Moonlight Club, London, England
Set List of Show:
Known Set List: (Likely Incomplete)
- "Concentration Cramp"
- "The Dream Is Over"
- "Inside Out"
- "Shadows and Tall Trees"
- "Boy / Girl"
- "Out of Control"
Snippets of Other Songs Performed by U2:
Although both NME and Sounds have published articles listing U2’s full slate of dates in London, they do fail to mention that U2 will not be headlining all of these shows. The band kick off their first tour of London with a show at the Moonlight Club (sometimes called the Moonlight Railway Club) located in West Hampstead on the ground level of the Railway Hotel. Admission for the show is £1.00 and the shows open at 8:30 and run until midnight.
This first show for U2 in London is as an opening act with Dolly Mixture as the headlining act. They are an all girl group, and they have been getting some radio play in the local London market, and are starting to attract a following. They are incorrectly listed as Dolly Mixtures in NME, and they aren’t the only one with an error in their name. In the same NME ad, U2 are listed as “Capital U2.” The ad over in Time Out lists the band as “The UZ’s”. Both of these can be seen above. The gig guides published in various papers also have a range of names listed. In Sounds the band is called U2’s, in Time Out they are listed as “U-2”, while NME only lists the headline act and doesn’t mention U2 at all.
An announcer tells the crowd that U2 have just gotten off the boat from Dublin as they take the stage. The Edge is wearing a plaster cast on his hand during the show and struggles to play during the show. He was injured in a car accident at the end of November in Dublin, Adam was also in the car but uninjured. On the journey to England, Edge had traveled with his hand on ice, and was treated upon arriving in Liverpool at the general hospital. The arm was placed in a plaster cast, he was given morphine for the pain, but with some practice he was able to play.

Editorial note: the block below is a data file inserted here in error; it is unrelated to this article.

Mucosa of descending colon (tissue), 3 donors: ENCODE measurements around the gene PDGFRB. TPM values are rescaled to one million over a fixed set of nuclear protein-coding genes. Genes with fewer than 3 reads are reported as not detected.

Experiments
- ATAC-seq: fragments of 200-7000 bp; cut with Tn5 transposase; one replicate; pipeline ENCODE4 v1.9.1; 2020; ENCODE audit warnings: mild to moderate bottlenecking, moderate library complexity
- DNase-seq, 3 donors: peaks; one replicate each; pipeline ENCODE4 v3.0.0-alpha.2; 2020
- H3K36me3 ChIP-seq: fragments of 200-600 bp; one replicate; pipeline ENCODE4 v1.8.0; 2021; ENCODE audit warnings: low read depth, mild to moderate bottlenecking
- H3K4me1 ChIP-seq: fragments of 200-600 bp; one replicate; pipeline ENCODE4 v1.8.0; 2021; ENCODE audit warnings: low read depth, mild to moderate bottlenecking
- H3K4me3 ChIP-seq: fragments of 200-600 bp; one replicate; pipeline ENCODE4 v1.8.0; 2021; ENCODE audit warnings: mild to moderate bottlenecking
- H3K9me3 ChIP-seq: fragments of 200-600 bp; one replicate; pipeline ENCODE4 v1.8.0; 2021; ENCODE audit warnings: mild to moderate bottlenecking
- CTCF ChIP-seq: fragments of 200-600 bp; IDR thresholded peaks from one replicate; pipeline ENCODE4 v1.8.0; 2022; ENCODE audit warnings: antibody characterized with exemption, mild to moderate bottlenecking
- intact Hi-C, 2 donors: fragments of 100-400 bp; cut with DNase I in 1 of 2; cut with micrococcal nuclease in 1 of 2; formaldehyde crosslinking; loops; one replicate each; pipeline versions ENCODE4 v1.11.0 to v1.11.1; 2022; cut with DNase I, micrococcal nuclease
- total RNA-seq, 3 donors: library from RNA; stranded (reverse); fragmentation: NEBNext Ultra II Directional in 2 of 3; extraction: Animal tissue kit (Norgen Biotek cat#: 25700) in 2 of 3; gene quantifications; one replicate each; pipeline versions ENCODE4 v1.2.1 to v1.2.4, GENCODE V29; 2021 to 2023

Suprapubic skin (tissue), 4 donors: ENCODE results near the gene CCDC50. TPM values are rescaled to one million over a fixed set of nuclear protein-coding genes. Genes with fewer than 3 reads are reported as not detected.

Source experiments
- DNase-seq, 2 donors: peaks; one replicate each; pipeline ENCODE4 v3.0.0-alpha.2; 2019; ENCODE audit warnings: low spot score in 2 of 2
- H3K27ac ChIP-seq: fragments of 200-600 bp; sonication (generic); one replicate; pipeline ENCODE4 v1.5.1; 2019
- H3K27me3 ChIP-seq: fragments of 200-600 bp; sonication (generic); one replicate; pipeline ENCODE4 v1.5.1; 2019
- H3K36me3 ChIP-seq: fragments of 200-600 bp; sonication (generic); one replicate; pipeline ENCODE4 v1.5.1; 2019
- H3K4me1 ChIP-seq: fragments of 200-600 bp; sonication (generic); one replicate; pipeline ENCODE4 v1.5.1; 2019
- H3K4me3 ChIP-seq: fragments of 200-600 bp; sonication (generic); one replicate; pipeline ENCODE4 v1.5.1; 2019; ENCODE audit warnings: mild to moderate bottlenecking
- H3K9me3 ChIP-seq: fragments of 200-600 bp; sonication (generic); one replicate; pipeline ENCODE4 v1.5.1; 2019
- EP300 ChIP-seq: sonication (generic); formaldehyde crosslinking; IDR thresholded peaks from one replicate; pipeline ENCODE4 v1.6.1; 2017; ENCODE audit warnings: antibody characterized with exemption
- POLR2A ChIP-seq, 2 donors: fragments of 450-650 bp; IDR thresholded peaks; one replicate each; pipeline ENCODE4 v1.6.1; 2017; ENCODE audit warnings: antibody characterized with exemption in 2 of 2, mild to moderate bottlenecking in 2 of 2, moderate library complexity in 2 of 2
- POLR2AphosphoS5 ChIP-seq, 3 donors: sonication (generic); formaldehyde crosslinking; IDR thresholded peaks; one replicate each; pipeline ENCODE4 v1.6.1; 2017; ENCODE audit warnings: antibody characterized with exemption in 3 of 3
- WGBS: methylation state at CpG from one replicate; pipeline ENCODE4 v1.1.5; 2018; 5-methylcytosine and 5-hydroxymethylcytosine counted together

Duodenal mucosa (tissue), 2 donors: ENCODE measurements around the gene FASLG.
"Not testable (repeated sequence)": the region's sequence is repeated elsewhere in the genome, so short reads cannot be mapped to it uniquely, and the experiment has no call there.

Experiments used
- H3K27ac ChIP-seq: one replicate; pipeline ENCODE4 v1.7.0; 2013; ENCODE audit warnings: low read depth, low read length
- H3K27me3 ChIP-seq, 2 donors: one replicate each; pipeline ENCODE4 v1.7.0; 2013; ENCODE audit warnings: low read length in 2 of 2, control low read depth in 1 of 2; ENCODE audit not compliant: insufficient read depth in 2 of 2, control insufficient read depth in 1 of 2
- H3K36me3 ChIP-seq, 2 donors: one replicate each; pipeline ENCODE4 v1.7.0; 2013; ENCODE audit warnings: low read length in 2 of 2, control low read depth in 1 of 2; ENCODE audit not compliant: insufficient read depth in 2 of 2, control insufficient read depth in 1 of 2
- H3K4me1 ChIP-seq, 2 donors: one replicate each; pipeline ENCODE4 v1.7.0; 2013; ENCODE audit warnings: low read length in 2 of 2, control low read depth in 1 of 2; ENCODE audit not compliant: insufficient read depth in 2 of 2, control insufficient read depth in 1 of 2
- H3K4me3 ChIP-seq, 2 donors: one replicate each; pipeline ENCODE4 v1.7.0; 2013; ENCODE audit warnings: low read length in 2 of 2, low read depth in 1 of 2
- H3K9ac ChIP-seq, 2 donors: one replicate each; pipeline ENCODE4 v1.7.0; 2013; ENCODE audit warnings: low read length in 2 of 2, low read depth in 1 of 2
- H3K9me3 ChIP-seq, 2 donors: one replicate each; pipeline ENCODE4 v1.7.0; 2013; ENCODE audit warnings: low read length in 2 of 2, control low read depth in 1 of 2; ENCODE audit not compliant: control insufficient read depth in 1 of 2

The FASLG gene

U2’s performance is reviewed in the December 8, 1979 issue of Sounds by Dave McCullough. The review mentions the Edge’s plaster cast, but is a very favourable review. “There’s a kind of naïve, young, rushing, feeling about their music, flickering at times between the Skids, Penetration, Doors, the Fall and Swell Maps,” McCullough writes, “In singer and spokesman Bono they already have a focal-point as engaging and as charismatic as a Mark Smith.” Later in the review he mentions “The effect is, three or four times in 20 minutes, having the hairs on the back of your neck stand on end, startled by an elegant guitar or bass flourish or moved by the collective climactic inner tension of songs.”
The review identifies several songs that U2 are playing, including “Concentration Cramp,” “The Dream is Over,” “Inside Out,” “Shadows and Tall Trees,” “Boy-Girl” and “Out of Control.”
Bono has several routines worked out which he will use throughout the tour. “I’ve heard a lot about all your lovely fads and fashions over here, well U2 aren’t either of those” is one line from the night reported by McCullough. Bono also removes his sweater at one point of the show, and takes the opportunity to ask someone in the crowd to hold the mic for him. He’ll use both at later shows on this tour as well to interact with the crowd.
Debsey Wilkes of Dolly Mixture was fascinated watching The Edge perform with his arm plastered up from his injury and said “It was daunting to go on after them, they were so intense and powerful.”
Paul Morley of NME magazine is also at the show, and reviews the U2 performance, saying “U2 are sharp and subtle and cynical, slyly seductive in an uncompromising way like The Pretenders or The Au Pairs. A pop that isn’t pap and pad, a safe cushion of clichés and convenience, but angles, urgency, deflections. U2 are style plus spontaneity, an uncouth grace, an agile synthesis of abusive and abrasive ways to use up all that evil and inviting ’60s-‘70s tradition. Subversive pop can be so stimulating — don’t you think?”
- 2020-08-21 December 1979: U2 Take On London (Original Story)
Officially Released Tracks